People with type 2 diabetes often have low levels of biotin. Biotin may be involved in the synthesis and release of insulin. Preliminary studies in both animals and people suggest that biotin may help improve blood sugar control in those with diabetes, particularly type 2 diabetes.[1]

Deficiency

Biotin deficiency is relatively rare and mild, and can be addressed with supplementation. Such deficiency can be caused by the excessive consumption of raw egg whites, which contain high levels of the protein avidin, which binds biotin strongly. Avidin is inactivated by cooking, while the biotin remains active.

Biotinidase deficiency is not due to inadequate biotin, but rather to a deficiency in the enzymes which process it.

Biochemistry

Biotin is a cofactor responsible for carbon dioxide transfer in several carboxylase enzymes:

The attachment of biotin to various chemical sites, called biotinylation, can be used as an important laboratory technique to study various processes including protein localization, protein interactions, DNA transcription and replication. Biotin itself is known to biotinylate histones, but is not found naturally on DNA. Holocarboxylase synthetase is involved in the binding of biotin.

Biotin binds very tightly to the tetrameric protein avidin (also streptavidin and neutravidin), with a dissociation constant Kd in the order of 10-15 mol/L (Bonjour, 1977; Green 1975; and Roth, 1985). This is often used in different biotechnological applications. Until 2005, very harsh conditions were required to break the biotin-streptavidin bond.[2]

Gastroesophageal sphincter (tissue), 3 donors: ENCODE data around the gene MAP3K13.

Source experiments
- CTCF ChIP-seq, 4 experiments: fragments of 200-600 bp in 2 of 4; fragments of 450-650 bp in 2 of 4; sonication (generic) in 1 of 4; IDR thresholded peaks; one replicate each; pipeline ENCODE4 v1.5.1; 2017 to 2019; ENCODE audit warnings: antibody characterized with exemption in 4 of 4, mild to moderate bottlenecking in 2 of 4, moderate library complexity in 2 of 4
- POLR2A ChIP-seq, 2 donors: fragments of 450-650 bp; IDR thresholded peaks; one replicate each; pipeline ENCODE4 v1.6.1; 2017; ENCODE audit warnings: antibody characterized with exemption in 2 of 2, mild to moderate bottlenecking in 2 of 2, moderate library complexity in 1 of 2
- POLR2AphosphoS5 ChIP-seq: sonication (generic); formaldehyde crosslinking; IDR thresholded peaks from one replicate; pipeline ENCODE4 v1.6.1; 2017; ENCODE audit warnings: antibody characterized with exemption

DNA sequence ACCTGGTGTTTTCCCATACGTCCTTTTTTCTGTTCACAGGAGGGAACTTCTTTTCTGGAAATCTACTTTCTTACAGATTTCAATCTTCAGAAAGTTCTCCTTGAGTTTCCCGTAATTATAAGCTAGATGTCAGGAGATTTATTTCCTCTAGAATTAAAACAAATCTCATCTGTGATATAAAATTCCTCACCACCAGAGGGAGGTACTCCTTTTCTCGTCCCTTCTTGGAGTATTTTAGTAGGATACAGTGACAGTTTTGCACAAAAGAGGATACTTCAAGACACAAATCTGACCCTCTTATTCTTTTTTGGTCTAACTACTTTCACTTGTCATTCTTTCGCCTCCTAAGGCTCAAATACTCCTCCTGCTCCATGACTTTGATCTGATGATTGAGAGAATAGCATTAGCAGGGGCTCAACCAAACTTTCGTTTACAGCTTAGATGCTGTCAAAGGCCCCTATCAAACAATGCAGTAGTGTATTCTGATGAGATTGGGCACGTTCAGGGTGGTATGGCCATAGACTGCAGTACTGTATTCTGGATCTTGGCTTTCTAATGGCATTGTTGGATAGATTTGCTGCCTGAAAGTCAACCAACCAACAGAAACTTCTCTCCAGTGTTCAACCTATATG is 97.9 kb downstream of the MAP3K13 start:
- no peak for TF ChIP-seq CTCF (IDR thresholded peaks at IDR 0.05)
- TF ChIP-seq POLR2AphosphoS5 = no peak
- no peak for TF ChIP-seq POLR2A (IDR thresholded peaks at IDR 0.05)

Laboratory uses

In the biology laboratory, biotin is sometimes chemically linked, or tagged, to a molecule or protein for biochemical assays. This process is called biotinylation. Since avidins bind preferentially to biotin, biotin-tagged molecules can be extracted from a sample by mixing them with beads with covalently-attached avidin, and washing away anything unbound to the beads.

For example, biotin can be attached to a molecule of interest (e.g. a protein), and this modified molecule will be mixed with a complex mixture of proteins. Avidin or streptavidin beads are added to the mixture, and the biotinylated molecule will bind to the beads. Any other proteins binding to the biotinylated molecule will also stay with the beads. All other unbound proteins can be washed away, and the scientist can use a variety of methods to determine which proteins have bound to the biotinylated molecule.

Biotinylated antibodies are used to capture avidin or streptavidin in both the ELISPOT and ELISA techniques.

References

  1. ^ Campbell, R. Keith (Nov 2006). "A Critical Review of Chromium Picolinate and Biotin". U.S. Pharmacist 31 (11).
  2. ^ Holmberg A, Blomstergren A, Nord O et al. (2005). "The biotin-streptavidin interaction can be reversibly broken using water at elevated temperatures". Electrophoresis 26 (3): 501-10. doi:10.1002/elps.200410070. PMID 15690449.

See also


 
This article is licensed under the GNU Free Documentation License. It uses material from the Wikipedia article "Biotin". A list of authors is available in Wikipedia.